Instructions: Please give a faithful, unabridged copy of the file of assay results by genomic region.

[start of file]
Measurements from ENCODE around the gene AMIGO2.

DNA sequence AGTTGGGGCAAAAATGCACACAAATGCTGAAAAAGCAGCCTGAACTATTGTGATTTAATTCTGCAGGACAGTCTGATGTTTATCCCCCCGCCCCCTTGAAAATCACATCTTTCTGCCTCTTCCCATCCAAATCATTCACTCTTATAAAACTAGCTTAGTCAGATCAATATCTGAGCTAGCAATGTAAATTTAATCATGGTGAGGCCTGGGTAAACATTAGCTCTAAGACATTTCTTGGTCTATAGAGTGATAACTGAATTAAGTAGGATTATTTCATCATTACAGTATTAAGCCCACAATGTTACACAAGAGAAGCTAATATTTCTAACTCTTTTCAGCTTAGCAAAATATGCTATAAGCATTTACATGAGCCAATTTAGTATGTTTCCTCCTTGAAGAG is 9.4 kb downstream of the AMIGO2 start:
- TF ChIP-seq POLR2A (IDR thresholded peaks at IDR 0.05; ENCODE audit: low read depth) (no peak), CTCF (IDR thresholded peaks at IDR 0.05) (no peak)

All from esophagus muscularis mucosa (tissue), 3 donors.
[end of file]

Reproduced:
Measurements from ENCODE around the gene AMIGO2.

DNA sequence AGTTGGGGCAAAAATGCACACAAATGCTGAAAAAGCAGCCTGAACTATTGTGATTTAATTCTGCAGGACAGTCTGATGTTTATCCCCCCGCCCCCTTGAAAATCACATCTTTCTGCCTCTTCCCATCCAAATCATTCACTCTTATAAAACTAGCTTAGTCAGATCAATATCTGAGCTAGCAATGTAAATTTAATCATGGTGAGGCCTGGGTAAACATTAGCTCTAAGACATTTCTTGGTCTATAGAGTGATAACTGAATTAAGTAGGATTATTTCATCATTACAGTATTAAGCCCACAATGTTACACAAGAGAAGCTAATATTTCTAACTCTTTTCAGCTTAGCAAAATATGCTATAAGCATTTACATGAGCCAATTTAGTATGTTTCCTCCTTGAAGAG is 9.4 kb downstream of the AMIGO2 start:
- TF ChIP-seq POLR2A (IDR thresholded peaks at IDR 0.05; ENCODE audit: low read depth) (no peak), CTCF (IDR thresholded peaks at IDR 0.05) (no peak)

All from esophagus muscularis mucosa (tissue), 3 donors.